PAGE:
Grooveshark Wants To Judge Your Soul

from the judgement-day dept

Dante Cullari made an observation on the Music Think Tank Open blog last month that seems to have gone unnoticed: Grooveshark’s privacy policy has a “soul” clause. Unlike other “immortal soul” clauses, I don’t think Grooveshark’s is intentional.

“This [personally identifiable] information may also be kept longer than 6 months by EMG if a user is found by EMG’s soul judgment to be suspect of carrying out illegal, unlawful, or dangerous actions with or in this service. Prior to keeping IP address information for more than 6 months, the user will be notified via email about their suspect status.”

The privacy policy still says that, though Dante also grabbed a screenshot.

grooveshark-soul-judgement-11

Somehow, I don’t think Grooveshark actually intends to judge a person’s immaterial soul for evidence of suspicious activity. But, lest you think it’s a lone typo, the phrase “soul purpose” also appears later in the policy.

“EMG may allow 3d parties to place cookies and other tracking technologies, such as web beacons, clear GIFs, web bugs, tracking pixels on the Site for the soul purpose of allowing that 3d party to record that a User has visited the Site and/or used the Service.”

grooveshark-soul-purpose1

I think they meant “sole.” Somewhere, in the depths of my own soul, it feels like somebody was relying on spell check a bit too much…

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Companies: grooveshark

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Comments on “Grooveshark Wants To Judge Your Soul”

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17 Comments
Robert Ring (profile) says:

Comic Book error

I recently bought a collected edition of the comic Existence 2.0/3.0 (published by Image), and it had a pretty funny error, too, though this one was a little worse yet not quite as funny. On the inside flap it says, “No part of this publication … without the express written permission of [Creator].” I got a minor chuckle out of it.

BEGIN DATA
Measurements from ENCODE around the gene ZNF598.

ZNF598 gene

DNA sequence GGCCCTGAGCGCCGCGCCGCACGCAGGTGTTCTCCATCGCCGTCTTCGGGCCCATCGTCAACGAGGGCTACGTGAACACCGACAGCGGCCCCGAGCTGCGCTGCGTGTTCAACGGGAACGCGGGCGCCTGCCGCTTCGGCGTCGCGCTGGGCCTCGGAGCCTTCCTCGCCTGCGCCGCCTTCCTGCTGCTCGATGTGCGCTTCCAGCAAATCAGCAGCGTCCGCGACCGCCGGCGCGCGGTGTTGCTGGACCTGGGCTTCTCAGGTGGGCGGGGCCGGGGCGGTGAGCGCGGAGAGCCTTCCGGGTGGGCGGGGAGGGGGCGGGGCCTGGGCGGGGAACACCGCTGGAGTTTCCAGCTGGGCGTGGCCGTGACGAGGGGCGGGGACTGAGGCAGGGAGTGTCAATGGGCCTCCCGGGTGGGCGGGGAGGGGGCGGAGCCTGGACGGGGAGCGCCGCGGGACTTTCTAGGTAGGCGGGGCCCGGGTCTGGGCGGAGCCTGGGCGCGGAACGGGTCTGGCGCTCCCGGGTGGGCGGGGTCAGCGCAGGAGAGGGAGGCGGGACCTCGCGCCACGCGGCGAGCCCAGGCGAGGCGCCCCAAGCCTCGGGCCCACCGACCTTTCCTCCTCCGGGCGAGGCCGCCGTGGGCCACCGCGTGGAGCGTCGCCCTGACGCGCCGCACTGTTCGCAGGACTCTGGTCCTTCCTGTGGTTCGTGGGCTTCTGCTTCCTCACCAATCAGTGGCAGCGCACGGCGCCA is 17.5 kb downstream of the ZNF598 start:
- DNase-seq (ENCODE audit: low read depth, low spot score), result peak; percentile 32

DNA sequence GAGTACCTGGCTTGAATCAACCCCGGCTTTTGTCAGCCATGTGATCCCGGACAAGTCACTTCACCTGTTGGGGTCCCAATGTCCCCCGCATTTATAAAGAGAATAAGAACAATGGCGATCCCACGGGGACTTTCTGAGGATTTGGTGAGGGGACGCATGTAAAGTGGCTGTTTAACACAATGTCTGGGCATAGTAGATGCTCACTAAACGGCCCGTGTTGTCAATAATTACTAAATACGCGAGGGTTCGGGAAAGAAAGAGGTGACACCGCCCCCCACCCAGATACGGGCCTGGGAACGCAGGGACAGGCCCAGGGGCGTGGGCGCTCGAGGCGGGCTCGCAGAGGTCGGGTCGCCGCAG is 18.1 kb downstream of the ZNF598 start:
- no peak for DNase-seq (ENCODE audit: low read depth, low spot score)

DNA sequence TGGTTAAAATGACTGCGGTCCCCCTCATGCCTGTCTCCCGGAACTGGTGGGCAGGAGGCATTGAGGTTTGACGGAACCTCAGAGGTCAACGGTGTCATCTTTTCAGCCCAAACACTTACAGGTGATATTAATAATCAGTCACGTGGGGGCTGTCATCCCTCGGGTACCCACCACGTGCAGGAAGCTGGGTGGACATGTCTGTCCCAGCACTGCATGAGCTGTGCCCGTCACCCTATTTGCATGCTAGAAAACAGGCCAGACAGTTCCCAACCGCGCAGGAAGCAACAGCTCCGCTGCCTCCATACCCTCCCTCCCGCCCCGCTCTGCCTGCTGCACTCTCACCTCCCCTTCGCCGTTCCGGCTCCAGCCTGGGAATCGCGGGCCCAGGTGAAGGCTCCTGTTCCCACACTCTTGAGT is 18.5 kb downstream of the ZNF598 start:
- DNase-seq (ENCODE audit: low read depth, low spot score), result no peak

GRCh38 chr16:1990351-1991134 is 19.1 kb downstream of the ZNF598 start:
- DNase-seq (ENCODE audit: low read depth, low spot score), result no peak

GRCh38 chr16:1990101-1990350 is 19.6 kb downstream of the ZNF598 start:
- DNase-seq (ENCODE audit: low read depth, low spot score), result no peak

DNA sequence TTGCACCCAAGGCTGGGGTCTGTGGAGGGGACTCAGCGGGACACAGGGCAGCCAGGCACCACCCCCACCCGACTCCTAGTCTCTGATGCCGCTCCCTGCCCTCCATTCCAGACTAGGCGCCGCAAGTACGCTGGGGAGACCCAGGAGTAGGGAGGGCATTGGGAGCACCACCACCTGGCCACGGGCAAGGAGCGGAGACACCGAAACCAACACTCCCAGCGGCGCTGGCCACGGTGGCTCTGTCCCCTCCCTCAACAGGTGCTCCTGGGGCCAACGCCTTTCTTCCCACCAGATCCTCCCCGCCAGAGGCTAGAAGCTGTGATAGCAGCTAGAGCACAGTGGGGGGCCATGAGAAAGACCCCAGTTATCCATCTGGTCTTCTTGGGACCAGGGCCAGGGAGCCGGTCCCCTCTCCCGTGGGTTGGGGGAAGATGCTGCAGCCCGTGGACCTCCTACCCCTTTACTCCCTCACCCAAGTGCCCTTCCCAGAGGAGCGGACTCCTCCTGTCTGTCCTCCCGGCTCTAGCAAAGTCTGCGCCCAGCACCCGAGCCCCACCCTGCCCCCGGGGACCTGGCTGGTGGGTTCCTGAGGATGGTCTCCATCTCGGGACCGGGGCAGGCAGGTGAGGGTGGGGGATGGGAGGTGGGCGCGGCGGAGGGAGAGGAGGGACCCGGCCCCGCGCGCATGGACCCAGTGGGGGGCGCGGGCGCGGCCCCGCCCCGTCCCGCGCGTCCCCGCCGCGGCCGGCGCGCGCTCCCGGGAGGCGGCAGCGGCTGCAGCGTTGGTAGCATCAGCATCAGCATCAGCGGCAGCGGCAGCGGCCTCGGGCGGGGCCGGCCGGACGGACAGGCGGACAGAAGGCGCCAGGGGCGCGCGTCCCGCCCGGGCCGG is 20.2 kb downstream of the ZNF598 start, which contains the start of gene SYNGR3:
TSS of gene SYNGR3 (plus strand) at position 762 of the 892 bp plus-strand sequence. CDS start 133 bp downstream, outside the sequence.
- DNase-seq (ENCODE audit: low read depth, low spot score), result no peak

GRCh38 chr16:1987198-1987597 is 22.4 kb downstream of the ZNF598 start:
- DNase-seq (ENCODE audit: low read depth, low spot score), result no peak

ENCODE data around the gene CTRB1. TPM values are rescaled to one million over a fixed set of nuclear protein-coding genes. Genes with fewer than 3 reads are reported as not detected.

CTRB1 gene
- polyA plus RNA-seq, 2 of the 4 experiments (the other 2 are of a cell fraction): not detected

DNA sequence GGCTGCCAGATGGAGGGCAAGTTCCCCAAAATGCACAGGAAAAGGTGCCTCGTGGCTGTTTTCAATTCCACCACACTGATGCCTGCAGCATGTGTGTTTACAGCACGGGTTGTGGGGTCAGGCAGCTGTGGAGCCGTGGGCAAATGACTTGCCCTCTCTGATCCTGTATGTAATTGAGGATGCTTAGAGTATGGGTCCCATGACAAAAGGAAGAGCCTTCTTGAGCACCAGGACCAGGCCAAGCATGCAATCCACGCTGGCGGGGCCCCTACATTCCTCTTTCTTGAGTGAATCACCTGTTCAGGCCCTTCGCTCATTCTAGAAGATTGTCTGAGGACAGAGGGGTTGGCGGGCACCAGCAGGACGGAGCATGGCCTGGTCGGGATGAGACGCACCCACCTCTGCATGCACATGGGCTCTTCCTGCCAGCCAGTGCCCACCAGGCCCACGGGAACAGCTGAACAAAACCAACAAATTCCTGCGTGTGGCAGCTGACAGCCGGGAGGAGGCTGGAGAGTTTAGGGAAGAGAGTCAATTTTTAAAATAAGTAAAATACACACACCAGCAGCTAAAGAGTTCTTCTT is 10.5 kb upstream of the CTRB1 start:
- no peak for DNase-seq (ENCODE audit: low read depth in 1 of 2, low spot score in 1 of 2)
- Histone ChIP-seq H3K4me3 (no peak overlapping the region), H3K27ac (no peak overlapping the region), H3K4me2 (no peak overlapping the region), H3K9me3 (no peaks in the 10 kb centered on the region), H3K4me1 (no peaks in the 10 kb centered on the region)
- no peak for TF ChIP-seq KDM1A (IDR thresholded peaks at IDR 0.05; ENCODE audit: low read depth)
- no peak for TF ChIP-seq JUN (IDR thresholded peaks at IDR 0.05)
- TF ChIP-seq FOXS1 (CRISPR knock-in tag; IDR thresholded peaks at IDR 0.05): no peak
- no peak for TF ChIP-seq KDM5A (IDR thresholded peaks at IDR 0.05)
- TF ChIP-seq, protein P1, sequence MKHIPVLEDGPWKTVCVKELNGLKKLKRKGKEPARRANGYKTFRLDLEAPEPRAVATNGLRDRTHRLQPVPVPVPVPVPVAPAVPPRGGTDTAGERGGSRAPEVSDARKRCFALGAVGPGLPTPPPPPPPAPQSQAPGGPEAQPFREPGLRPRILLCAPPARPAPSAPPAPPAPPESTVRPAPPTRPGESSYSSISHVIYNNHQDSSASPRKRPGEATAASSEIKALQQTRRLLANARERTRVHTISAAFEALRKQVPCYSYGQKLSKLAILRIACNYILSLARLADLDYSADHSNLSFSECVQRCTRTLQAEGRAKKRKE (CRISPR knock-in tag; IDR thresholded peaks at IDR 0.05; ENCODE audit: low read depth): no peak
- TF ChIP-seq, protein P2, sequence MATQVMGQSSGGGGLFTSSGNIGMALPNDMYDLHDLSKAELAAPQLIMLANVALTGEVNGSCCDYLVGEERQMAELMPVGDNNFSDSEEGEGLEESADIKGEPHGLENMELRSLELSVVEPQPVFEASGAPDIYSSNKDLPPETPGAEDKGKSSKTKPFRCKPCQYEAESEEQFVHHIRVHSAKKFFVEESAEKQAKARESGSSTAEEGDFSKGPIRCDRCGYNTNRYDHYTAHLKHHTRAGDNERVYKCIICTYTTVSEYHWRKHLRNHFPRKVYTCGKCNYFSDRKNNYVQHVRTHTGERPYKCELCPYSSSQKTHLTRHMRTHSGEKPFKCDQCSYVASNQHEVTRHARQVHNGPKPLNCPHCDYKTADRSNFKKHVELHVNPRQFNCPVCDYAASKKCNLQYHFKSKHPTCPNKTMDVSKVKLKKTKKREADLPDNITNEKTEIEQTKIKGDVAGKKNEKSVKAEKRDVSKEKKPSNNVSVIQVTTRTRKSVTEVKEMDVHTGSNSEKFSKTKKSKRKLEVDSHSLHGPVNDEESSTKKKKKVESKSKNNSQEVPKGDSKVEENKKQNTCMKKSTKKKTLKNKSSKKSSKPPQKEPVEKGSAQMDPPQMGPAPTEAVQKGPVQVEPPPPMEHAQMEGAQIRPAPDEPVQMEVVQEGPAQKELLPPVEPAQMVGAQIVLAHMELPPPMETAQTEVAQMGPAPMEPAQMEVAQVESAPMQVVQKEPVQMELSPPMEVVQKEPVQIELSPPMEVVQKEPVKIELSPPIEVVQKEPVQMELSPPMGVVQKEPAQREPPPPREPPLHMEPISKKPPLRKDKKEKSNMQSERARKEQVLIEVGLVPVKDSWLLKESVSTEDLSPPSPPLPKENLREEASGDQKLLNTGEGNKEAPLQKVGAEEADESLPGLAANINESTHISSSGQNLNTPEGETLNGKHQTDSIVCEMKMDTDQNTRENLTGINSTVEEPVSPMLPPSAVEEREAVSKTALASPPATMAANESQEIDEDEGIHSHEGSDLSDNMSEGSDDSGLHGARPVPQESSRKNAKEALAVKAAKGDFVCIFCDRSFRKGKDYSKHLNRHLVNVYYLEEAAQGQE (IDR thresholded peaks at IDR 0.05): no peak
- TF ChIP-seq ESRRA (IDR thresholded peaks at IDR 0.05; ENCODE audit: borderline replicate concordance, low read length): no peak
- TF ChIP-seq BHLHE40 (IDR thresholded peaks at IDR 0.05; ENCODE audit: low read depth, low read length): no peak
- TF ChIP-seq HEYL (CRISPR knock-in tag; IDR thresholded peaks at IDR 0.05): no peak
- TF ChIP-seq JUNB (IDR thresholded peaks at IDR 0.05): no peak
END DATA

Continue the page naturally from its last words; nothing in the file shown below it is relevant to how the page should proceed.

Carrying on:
Angry Puppy (profile) says:

Not so Bad

We had a user manual for a general ledger reporting application that went out with every instance of “count” and “accounting” missing the “O”. I would have preferred a mildly amusing homonym like this instead.

The same geniuses also put together an advertising capaign for a civil engineering product who’s copy read: “Laying pipe can be an expensive proposition…” combined with a picture of a huge pipe being lifted to a 45 degree angle. I never did figure out if it was intentional.

TtfnJohn (profile) says:

“EMG may allow 3d parties to place cookies and other tracking technologies, such as web beacons, clear GIFs, web bugs, tracking pixels on the Site for the soul purpose of allowing that 3d party to record that a User has visited the Site and/or used the Service.”

I suppose it’s 3D parties as opposed to 2D parties inhabiting the flatworld who are placing these cookies and other tracking devices.

Someone better get Grooveshark to proofread their copy.

Blaise Alleyne (profile) says:

Re: Re:

“I suppose it’s 3D parties as opposed to 2D parties inhabiting the flatworld who are placing these cookies and other tracking devices.”

I was wondering about that one too… couldn’t tell if that’s some uncommon short-hand I’ve never seen or yet another typo… they do use both 3d and 3rd in the policy. Oh, Grooveshark.

sum guy says:

what is the point of this post? that somewhere in the 6000 page document lawyers have turned privacy policies into, they made a typo? i come to techdirt for interesting and insightful news and commentary on tech issues. i kept reading further into the article to get to the part where it became interesting or insightful but, unfortunately, for the first time since i started visiting this sight i feel you have wasted the time it took for me to read it. maybe you should think about working for lolcats instead of techdirt.

John85851 (profile) says:

How many people missed the typo?

I think the more interesting thing is that these kinds of Terms of Service documents usually have to pass through an entire legal team. How did every single person, from the writer, to the editor, to his boss, to the legal department, miss this?

And, as has been said numerous times, if the company doesn’t can’t be detailed-oriented enough to know the difference between “sole” and “soul”, can they really be trusted to perform the service they offer on their site? 😉

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